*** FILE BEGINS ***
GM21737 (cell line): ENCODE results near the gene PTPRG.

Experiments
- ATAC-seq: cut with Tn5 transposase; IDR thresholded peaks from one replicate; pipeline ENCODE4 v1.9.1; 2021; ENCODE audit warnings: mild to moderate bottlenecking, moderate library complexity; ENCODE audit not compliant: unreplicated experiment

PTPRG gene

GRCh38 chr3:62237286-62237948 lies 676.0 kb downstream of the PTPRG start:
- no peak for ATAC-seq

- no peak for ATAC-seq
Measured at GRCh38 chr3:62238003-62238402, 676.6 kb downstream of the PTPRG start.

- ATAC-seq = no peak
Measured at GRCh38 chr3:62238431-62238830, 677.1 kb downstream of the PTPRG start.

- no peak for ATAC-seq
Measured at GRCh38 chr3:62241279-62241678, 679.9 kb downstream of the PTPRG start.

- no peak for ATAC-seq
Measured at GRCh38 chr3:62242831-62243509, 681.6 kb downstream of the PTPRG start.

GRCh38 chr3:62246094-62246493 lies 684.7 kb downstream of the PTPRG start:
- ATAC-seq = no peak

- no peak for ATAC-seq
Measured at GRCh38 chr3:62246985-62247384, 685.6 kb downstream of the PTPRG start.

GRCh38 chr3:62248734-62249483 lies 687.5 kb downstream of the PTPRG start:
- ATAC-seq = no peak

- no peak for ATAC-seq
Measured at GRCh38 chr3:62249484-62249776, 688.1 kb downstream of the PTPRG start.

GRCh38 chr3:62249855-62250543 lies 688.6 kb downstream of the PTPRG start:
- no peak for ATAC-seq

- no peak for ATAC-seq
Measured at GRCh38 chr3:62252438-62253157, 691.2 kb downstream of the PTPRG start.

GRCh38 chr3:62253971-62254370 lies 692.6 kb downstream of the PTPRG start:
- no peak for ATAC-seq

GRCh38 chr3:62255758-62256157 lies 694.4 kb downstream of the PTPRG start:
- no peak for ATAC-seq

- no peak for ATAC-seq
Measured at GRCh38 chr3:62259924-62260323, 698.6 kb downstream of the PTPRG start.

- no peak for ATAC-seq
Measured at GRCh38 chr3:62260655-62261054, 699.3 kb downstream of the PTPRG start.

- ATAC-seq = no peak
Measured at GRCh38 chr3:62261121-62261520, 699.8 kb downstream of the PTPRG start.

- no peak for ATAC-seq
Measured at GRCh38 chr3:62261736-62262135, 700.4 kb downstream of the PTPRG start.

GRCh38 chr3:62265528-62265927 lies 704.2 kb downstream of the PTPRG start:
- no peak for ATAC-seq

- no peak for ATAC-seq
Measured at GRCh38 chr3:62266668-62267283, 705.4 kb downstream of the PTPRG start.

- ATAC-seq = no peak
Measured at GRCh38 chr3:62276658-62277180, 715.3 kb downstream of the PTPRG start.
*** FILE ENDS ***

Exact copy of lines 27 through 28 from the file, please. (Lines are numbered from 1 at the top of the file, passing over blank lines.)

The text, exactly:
GRCh38 chr3:62253971-62254370 lies 692.6 kb downstream of the PTPRG start:
- no peak for ATAC-seq